Why Suing Chinese Companies in the U.S. is Often a Waste of Time

Just about every month, one of our international dispute resolution lawyers will get a call from a lawyer or company from somewhere in the United States, calling and expecting us to be interested in the great case they are offering us. Lately, we have been getting a bunch of these calls from companies that received massive amounts of defective PPE.

The following are three relatively recent examples (with information changed to hide any identifiers):

1. I have a $16.5 million judgment against this Chinese company on a U.S. tort case. We got the judgment from such and such US court and “all we have to do now” (I swear they nearly always say this, as though they just did 99.9% of the work and we are seven footers who merely need to dunk the perfectly passed ball into the hoop) is get the judgment enforced in China. Do you want to help us on this (again, usually asked as though we are going to jump at this alley-oop pass)? I like to come right back at them by answering, in my most blasé voice possible, “almost certainly not.”

We then will typically ask whether the Chinese company against which they have the U.S. judgment does business in the United States, even though the odds are great that if they did, this lawyer would not be calling us. Then when they say “no,” we ask whether the Chinese company does business in Canada, England, Taiwan, or South Korea (four of the best countries for enforcing U.S. judgments against Chinese companies). They almost invariably say they do not know. We then tell them that it will likely be impossible to get their judgment enforced in China and that the best way to collect on the judgment will likely be to try to seize the Chinese company’s assets in the US, Canada, England, Taiwan, or South Korea or in some other country in which it has assets.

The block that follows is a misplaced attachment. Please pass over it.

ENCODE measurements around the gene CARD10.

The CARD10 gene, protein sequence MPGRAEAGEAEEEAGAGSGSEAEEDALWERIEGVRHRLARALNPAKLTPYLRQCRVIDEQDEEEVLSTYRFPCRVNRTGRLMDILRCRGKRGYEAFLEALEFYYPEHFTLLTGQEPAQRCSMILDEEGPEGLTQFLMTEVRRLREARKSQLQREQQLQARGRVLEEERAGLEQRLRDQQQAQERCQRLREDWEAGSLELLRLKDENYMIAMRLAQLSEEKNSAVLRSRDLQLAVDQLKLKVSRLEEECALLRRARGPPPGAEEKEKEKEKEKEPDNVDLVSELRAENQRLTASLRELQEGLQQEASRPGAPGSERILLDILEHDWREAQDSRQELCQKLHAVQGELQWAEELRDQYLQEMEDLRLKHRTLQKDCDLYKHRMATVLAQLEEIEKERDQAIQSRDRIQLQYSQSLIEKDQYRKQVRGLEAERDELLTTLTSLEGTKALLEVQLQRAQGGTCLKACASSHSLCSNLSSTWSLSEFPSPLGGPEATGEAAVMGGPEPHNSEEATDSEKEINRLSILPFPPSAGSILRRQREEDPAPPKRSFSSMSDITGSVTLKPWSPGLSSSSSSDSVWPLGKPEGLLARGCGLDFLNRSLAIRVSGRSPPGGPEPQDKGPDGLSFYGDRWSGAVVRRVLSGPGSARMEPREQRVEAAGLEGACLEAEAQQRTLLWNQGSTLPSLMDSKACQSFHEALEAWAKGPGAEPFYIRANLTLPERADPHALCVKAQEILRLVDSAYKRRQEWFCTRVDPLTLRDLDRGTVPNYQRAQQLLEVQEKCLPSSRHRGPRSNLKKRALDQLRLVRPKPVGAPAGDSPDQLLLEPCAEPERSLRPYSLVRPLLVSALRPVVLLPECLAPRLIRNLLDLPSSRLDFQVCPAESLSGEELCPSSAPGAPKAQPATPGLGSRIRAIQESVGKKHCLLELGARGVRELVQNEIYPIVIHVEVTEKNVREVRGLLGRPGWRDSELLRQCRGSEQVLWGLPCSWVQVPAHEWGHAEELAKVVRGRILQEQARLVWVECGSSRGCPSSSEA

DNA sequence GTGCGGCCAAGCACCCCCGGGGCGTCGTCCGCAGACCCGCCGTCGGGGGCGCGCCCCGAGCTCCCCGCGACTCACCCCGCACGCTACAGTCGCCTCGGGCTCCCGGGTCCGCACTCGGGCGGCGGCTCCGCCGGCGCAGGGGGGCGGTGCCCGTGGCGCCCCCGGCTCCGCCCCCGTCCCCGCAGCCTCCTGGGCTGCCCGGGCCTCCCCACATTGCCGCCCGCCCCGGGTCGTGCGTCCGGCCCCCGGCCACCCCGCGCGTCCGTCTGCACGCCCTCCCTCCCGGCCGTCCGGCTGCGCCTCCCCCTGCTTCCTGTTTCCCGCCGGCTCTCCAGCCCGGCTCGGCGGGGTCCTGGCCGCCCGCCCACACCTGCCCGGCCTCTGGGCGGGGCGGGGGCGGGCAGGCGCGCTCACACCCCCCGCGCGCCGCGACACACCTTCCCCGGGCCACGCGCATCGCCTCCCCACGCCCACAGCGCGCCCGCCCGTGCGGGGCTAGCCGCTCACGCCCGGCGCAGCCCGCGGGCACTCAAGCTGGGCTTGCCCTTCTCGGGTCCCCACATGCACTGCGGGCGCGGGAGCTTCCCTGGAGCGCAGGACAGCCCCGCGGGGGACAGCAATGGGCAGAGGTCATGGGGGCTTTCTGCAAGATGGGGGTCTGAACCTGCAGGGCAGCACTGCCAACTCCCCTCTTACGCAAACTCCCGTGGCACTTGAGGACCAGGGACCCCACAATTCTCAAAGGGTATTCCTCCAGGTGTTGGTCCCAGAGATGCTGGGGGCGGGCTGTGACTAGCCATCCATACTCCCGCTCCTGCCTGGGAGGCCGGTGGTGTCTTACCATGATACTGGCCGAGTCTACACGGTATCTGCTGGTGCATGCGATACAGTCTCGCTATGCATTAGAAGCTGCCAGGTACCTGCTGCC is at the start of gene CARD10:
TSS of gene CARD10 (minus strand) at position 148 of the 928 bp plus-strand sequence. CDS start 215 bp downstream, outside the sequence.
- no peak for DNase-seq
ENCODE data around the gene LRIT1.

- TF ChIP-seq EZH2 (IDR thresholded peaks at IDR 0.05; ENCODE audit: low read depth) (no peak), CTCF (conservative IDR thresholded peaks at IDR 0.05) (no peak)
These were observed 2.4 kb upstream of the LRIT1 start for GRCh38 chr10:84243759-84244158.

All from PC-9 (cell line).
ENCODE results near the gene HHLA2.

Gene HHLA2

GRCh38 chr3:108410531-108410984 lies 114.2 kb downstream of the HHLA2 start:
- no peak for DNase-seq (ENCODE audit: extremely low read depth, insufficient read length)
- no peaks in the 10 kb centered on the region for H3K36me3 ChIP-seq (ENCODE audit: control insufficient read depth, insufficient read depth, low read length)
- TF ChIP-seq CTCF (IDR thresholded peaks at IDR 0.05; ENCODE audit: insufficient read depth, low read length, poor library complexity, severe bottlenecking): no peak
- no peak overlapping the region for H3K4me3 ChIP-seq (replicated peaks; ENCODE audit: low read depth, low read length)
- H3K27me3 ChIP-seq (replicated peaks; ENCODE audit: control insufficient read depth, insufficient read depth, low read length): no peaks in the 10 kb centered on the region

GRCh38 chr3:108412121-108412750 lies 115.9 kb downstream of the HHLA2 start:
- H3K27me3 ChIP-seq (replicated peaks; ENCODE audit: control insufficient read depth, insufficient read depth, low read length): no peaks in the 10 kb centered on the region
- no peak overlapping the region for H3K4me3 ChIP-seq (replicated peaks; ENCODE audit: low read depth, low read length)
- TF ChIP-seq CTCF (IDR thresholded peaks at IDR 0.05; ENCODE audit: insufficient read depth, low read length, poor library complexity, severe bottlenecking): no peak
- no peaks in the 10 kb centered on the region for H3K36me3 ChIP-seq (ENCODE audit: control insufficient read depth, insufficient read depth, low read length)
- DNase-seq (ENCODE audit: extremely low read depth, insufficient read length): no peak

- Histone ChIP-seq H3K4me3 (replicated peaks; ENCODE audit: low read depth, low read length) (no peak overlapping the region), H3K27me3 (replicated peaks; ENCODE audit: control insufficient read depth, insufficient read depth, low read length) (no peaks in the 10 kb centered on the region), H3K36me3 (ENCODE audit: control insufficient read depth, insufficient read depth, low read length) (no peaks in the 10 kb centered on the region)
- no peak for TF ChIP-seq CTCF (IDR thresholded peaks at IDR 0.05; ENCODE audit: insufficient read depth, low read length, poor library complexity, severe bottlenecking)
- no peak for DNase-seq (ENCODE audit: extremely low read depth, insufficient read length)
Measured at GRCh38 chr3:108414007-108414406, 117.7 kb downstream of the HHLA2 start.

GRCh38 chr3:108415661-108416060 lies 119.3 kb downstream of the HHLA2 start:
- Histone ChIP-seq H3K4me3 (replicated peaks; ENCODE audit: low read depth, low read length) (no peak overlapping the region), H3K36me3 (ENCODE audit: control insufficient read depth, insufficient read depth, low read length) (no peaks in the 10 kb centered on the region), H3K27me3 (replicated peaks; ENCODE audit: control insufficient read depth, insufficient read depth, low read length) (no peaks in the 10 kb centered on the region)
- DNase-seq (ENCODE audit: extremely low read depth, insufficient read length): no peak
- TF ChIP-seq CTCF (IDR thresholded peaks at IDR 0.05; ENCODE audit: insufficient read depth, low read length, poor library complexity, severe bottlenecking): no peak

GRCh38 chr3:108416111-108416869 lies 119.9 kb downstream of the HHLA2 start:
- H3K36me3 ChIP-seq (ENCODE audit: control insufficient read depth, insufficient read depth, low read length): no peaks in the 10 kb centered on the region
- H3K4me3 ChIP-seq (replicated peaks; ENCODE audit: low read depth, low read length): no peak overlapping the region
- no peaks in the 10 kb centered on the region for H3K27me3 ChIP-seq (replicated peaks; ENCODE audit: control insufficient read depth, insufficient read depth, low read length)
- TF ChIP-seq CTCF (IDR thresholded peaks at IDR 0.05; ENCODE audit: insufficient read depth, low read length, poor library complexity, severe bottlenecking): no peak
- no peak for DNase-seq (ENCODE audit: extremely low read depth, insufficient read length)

2. I have a $2.4 million judgment against a Chinese company for breach of contract. These calls go exactly as per #1 above, but we also usually lecture them on how the next time they do business with a Chinese company, they should use a contract that calls for the litigation to be in China or use an appropriate international arbitration clause. See How to Write a Bad International Arbitration Clause.

3. I have an $11.2 million tort judgment that includes $8.7 million in punitive damages. These calls go exactly as per #1 above, except this time, we have to tell them that even England, Canada, Taiwan and South Korea courts generally will not enforce punitive damage awards.

In nearly all circumstances, we also usually discuss the strategy of trying to make the Chinese company’s life so miserable in all countries in which o(r with which) it does business — including the United States and Mainland China — that it will eventually decides it would be better off making a full or even a partial payment than to keep having you mess with them around the world.

The problem with any judgment collection matter against a Chinese company is that success invariably requires a substantial investment of time and money and that means smaller judgments are often not worth pursuing.

For more on the difficulties in suing Chinese companies and enforcing US judgments in China, check out China Enforces United States Judgment: This Changes Pretty Much Nothing and Enforcing US Judgments in China.